Together the members of The Forbes 400 list of richest Americans are worth a record-setting $2.96 trillion. That figure didn’t grow on its own. The entrepreneurs among the 400 list have made plenty of bold moves—and have taken risks—to achieve success. Whether by pioneering new industries or innovating in old ones, many members of The Forbes 400 have made their companies more valuable with their bold decisions. Here are six stories behind some of the past year’s most impressive milestones.
By Carter Coudriet
Revenue at the company, which is now one of the largest wholesale distributors of roofing, siding and windows, was under $3 billion when she took over. She steered ABC through the two biggest acquisitions in its history, buying rival Bradco in 2010 and building materials distributor L&W Supply in 2016. Hendricks is the richest self-made woman in the U.S., worth $7 billion, attributable primarily to her ownership of the company. That makes her America’s 14th-richest woman and 79th-richest person.
The company’s stock is up nearly 50% in the past year, pushing board member William Lauder—a grandson of founder Estée Lauder—into The Forbes 400 for the first time. Altogether the five Lauder family members on The Forbes 400, including William’s father Leonard, his uncle Ronald and cousins Aerin and Jane, are worth $32.9 billion this year, up by $8.7 billion from a year ago. William’s brother, Gary, meanwhile has moved into the ten-figure club for the first time. Style icon Estée Lauder founded the company in 1946. It’s grown to encompass brands including Clinique, Smashbox and Too Faced. Sales reached a record $14.9 billion in the latest fiscal year.
In late 2018 and early 2019 Snap suffered a wave of executive departures amid a downturn in the number of users, as the company faced growing competition from Instagram, which is owned by Facebook. The recent turnaround in users came after the company introduced a new augmented reality lens for its in-app pictures and a rebuilt version of its app for Android phones. Thanks to better results, the stock rose nearly 70% in the past year and the fortunes of its two cofounders jumped over 55% apiece. Stanford fraternity brothers Spiegel and Murphy launched Snapchat in 2011 and renamed the company to Snap in 2016. It is especially popular with teenagers and Millennials, who use it to send disappearing photos and videos. Spiegel, who first debuted as a billionaire at age 25, is the youngest member of The Forbes 400, at age 29, for the fifth year in a row.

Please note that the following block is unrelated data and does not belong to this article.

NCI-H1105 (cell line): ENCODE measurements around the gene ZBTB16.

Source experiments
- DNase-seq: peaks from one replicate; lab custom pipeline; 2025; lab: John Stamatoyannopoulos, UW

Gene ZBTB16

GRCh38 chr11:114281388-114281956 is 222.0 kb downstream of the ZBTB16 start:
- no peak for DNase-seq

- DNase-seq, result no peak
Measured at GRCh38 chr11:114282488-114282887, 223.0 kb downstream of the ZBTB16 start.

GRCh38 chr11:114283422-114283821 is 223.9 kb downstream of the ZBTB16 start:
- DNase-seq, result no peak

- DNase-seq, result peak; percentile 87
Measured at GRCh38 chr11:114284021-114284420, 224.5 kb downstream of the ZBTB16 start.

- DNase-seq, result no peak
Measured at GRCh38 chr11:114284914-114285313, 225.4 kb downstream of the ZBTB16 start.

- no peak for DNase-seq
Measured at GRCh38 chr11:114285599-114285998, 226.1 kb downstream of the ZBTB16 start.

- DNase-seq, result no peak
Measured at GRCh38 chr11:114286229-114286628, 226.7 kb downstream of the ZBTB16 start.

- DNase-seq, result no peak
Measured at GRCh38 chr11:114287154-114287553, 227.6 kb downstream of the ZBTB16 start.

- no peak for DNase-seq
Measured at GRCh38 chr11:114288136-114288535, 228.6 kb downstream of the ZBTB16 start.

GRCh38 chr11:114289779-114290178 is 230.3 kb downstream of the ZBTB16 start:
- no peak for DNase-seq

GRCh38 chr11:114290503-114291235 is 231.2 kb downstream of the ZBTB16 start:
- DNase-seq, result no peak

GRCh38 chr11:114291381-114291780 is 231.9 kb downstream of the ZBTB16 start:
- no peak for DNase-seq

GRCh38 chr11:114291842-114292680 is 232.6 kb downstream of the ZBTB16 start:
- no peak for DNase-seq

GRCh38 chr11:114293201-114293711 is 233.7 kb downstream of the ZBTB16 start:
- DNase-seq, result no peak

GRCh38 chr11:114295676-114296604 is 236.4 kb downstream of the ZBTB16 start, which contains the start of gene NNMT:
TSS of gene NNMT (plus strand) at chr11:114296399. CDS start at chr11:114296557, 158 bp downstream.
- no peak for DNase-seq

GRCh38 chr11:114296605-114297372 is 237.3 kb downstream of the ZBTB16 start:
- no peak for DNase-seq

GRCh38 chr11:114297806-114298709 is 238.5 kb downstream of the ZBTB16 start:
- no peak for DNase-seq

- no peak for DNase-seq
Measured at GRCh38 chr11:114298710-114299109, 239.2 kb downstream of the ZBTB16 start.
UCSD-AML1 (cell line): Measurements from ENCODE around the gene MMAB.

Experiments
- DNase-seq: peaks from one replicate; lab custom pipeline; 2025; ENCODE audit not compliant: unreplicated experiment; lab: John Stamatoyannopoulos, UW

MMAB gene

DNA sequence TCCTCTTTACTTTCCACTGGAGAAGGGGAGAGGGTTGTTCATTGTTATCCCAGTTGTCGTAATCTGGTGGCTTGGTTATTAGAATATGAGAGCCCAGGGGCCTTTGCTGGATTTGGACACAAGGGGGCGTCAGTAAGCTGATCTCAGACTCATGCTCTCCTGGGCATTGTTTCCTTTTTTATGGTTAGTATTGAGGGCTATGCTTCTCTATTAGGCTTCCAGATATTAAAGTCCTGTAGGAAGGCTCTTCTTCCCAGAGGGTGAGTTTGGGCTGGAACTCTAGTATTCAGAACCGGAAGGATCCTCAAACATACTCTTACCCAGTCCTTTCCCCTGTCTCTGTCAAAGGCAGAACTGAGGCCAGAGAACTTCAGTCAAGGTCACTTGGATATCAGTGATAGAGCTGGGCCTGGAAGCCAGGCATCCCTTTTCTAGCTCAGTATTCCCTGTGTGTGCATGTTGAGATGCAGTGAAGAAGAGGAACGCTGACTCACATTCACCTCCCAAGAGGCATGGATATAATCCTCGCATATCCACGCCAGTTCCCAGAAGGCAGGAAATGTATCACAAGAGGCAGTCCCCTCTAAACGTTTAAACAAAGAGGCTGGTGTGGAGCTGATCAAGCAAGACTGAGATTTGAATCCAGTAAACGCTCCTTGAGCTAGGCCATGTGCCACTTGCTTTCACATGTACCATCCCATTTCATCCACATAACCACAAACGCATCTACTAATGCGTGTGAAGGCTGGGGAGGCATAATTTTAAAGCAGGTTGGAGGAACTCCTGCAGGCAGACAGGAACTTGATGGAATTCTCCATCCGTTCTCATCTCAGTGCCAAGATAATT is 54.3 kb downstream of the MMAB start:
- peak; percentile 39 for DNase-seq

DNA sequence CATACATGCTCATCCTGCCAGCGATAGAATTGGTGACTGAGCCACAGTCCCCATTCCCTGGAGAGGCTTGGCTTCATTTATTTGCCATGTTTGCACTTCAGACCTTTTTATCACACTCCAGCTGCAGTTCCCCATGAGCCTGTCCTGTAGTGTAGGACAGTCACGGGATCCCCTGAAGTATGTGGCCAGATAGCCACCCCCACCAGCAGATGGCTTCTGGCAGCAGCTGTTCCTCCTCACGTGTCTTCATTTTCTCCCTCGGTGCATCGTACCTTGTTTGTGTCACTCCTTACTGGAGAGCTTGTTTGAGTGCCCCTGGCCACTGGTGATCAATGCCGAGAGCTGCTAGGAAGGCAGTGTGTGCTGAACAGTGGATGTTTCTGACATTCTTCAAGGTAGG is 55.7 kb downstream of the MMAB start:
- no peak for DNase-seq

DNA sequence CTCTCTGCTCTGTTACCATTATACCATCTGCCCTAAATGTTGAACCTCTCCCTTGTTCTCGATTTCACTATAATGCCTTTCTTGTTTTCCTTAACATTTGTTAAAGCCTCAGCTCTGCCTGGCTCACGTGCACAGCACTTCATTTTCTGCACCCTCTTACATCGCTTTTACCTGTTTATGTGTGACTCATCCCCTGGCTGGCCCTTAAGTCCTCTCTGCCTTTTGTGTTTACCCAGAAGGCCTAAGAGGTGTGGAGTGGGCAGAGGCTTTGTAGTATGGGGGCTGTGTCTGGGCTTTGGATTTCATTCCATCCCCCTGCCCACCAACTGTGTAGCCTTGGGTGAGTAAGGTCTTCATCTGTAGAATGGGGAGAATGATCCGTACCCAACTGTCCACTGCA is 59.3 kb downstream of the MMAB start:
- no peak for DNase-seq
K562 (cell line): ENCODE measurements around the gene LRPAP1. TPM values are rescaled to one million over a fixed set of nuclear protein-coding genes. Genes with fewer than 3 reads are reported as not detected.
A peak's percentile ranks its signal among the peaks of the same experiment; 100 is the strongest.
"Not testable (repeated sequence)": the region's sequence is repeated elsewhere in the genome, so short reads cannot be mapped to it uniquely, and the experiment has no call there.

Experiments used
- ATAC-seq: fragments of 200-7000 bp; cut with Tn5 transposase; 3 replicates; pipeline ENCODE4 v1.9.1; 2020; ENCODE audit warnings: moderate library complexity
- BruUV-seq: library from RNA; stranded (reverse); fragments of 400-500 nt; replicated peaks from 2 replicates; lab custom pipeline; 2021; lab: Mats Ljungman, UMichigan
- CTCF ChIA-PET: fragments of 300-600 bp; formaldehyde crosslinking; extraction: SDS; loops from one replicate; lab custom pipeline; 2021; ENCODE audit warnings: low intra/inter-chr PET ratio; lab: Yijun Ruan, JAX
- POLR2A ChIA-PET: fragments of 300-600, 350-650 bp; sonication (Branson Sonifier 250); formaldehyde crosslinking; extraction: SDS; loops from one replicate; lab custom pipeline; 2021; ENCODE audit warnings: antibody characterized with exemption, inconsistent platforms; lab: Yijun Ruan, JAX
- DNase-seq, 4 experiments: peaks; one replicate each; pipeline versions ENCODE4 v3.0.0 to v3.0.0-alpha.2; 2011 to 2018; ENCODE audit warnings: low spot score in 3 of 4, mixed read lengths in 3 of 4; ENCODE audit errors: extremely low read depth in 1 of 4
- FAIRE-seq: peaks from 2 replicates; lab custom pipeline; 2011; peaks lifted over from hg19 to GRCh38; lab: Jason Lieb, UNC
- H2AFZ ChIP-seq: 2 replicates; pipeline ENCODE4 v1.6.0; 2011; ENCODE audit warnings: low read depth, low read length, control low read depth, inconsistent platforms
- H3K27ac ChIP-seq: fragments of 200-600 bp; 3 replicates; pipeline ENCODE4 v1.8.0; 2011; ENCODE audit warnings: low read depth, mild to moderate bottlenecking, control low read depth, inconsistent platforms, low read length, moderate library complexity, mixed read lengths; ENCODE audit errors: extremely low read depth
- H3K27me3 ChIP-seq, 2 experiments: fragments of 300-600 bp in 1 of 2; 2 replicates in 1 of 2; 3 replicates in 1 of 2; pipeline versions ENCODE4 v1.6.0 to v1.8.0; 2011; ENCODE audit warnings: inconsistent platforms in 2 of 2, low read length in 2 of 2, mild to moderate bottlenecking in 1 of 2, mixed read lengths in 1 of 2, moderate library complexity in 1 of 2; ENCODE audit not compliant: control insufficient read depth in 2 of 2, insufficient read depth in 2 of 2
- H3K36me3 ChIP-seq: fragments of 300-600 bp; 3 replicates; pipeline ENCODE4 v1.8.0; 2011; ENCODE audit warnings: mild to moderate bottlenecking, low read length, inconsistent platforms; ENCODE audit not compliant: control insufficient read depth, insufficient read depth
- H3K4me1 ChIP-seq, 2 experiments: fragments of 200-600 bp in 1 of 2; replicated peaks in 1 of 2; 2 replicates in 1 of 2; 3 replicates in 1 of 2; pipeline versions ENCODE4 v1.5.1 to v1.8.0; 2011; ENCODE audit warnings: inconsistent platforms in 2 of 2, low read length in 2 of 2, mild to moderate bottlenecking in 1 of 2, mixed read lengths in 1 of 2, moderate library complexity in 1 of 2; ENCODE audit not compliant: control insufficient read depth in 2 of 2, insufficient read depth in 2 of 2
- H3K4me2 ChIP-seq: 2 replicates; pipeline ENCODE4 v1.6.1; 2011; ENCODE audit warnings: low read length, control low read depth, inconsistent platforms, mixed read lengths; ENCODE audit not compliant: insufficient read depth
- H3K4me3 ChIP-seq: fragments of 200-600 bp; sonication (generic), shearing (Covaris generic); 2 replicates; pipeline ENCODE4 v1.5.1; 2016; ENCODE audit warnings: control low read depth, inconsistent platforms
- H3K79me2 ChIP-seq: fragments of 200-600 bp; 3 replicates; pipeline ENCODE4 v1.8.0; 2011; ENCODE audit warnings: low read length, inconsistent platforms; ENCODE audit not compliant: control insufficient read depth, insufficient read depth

That move landed Zscaler founder and CEO Chaudhry on The Forbes 400 list for the first time. His is a rags-to-riches tale: He grew up in a village in India’s Himalayan mountains that didn’t have electricity or running water until he was a teenager. Chaudhry’s first time in an airplane was a one-way trip to attend the University of Cincinnati, where he earned an M.B.A. and two engineering master’s degrees. A serial entrepreneur, he sold companies he’d founded to Motorola and AT&T and took Zscaler, which he founded in 2008, public in March 2018. The company’s security software tracks 70 billion internet transactions daily looking for threats like malware and bots. Customers include Siemens and Britain’s National Health Service.
As a result, founder Michael Dell tacked on $4.7 billion in net worth in the past year, clocking in at an estimated $32.3 billion. He’s now ranked No. 18 among the richest in the U.S. Dell, who started the personal computer maker in his University of Texas dorm room in 1984, initially took it public in 1988. He privatized it in 2013 as the company’s flagship PC products became less profitable. Dell spent the next five years paying down debt, boosting profits and acquiring over 80% of cloud computing and virtualization powerhouse VMware. “Like our customers, we had to transform for a new digital era,” Dell told investors in 2018. The stock is up 16% since its listing late last year.
The all-cash deal was announced just hours after Wes Anderson’s Isle of Dogs, which Steven Rales co-produced, came up short in February at the Academy Awards after being nominated for best animated feature. The acquisition of the GE assets is expected to close in the fourth quarter, but Danaher’s stock price has already risen by nearly one fourth since the February announcement, helping to boost the brothers’ fortunes by $700 million apiece. Acquisitions are nothing new for Danaher. The brothers started their industrial conglomerate with the acquisition of a REIT in 1983 and then merged their acquisitions into the firm. They were inspired to name the firm Danaher (Dana means swift flowing in Celtic) after a fishing trip to Montana. Over the years, the company has acquired hundreds of companies. More than 50% of Danaher’s $19.9 billion in revenue today has been acquired in the past seven years. The brothers no longer run the business but remain on the board.